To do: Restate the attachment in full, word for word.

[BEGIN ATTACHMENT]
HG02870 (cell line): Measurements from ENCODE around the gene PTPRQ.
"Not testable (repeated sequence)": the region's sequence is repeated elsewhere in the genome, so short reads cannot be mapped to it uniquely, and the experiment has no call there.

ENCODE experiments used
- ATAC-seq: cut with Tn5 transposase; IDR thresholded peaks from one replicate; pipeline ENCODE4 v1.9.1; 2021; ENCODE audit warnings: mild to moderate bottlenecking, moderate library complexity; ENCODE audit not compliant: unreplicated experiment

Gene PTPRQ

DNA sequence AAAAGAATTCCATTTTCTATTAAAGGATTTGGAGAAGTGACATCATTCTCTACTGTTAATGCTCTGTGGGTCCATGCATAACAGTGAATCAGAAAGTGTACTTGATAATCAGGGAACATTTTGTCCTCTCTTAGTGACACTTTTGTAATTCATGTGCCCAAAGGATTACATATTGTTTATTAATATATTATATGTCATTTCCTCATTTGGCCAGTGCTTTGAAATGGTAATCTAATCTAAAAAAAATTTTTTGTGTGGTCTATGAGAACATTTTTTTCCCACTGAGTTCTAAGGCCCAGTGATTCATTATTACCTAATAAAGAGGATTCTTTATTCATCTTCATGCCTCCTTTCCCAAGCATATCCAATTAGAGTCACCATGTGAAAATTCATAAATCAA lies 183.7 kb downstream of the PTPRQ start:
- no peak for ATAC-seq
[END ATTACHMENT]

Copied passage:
HG02870 (cell line): Measurements from ENCODE around the gene PTPRQ.
"Not testable (repeated sequence)": the region's sequence is repeated elsewhere in the genome, so short reads cannot be mapped to it uniquely, and the experiment has no call there.

ENCODE experiments used
- ATAC-seq: cut with Tn5 transposase; IDR thresholded peaks from one replicate; pipeline ENCODE4 v1.9.1; 2021; ENCODE audit warnings: mild to moderate bottlenecking, moderate library complexity; ENCODE audit not compliant: unreplicated experiment

Gene PTPRQ

DNA sequence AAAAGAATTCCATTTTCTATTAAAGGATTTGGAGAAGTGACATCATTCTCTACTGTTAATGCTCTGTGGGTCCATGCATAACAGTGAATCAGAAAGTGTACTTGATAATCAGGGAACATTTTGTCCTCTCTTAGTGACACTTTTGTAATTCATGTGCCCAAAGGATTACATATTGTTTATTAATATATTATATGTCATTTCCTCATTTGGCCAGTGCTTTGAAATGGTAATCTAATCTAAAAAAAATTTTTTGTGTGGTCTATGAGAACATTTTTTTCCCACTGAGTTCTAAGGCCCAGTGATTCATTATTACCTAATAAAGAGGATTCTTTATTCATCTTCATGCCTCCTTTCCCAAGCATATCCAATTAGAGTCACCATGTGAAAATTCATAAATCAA lies 183.7 kb downstream of the PTPRQ start:
- no peak for ATAC-seq